If you share files online, whether to clients, colleagues, or opposing counsel, you’re not alone. Cloud solutions are increasingly reshaping the practice of law and one of the most common tools attorneys are gravitating towards is online file sharing. This is an especially notable trend among solos and smaller firms, where over half use either Dropbox or Google Docs for work tasks. That makes sense. Cloud-based tools often act as a “force multiplier,” allowing attorneys to do more worth less and, ultimately, to provide superior value.
But issues can arise when such tools aren’t properly used. This is especially true when the unprotected sharing of sensitive files is involved. As one federal case from Virginia recently pointed out, poor file sharing practices can lead to the same types of issues Wells Fargo recently experienced when it inadvertently sent a CD full of confidential client information to opposing counsel during discovery—without review or redaction.
The Consequences of Disclosing Privileged Files
To be maintained, attorney client privilege must be fiercely guarded. Parties that voluntarily disclose materials during discovery that would otherwise be considered attorney work product or privileged work material may waive their rights to those protections.
These parties, however, have a possible out from this if the disclosure, put broadly, occurred by accident. Under Federal Rule of Evidence 502, the disclosure of information otherwise covered by attorney work-product protections or other privileges will not waive those privileges if the disclosure was inadvertent, the party took reasonable steps to prevent disclosure, and the party promptly took reasonable steps to rectify the error—including notifying parties about the disclosure of potentially privileged materials under Federal Rule of Civil Procedure 26(b)(5)(A).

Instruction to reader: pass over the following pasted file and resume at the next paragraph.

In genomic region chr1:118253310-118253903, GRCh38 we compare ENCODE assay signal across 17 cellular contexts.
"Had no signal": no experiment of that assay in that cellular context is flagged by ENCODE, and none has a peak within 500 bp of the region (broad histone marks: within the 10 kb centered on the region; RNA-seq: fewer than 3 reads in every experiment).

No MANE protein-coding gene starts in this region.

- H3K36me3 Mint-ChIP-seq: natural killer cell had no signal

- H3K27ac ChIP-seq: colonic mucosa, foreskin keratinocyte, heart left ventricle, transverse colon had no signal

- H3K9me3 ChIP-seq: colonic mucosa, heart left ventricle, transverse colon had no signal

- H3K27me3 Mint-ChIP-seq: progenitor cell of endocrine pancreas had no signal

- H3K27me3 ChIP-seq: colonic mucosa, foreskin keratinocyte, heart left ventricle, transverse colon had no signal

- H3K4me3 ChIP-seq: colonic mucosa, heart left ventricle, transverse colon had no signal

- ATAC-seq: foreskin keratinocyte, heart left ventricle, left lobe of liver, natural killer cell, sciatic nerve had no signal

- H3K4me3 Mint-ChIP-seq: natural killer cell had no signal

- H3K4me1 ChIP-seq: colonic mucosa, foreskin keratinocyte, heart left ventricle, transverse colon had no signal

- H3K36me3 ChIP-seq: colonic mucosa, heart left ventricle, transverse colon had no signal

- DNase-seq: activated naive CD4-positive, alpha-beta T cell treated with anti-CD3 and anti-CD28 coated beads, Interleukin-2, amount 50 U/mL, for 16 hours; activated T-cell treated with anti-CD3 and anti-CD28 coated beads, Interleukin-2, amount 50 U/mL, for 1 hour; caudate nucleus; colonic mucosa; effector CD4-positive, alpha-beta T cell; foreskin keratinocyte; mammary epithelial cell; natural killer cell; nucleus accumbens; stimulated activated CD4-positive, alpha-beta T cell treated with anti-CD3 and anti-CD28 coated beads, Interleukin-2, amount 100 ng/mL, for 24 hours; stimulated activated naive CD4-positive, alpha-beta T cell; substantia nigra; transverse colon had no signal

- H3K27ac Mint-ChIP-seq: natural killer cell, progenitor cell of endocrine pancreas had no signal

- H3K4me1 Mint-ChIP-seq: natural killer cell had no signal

In addition, opposing parties that are notified about the potential receipt of privileged work product and other evidence do not get to “take the money and run.” They have duties under Rule 26(b)(5)(B) that restrict them from using or sharing materials that are deemed privileged. In state cases and in some federal cases, courts will also consider state attorney-client privilege laws to determine whether disclosed work product or trial preparation materials are considered fair game.
Make Sure Your Online Files Are Protected
Rule 502’s impact on file sharing came into focus during a recent federal court case from Virginia involving data stored on Box, a cloud sharing platform. The case, Harleysville Ins. Co. v. Holding Funeral Home, revolved around a Box file link that a claims associate working for the plaintiff’s parent company shared with an officer from the National Insurance Crime Bureau. Over the course of a few months, the claims associate uploaded to Box a video showing the building fire that was subject of the dispute, and then a copy of the entire claims file for the NICB to review. The file was not password-protected and could be accessed by anyone who possessed the link or who typed the link address into their web browsers. The associate’s email to the officer contained a standard confidentiality notice in the footer, but nothing more.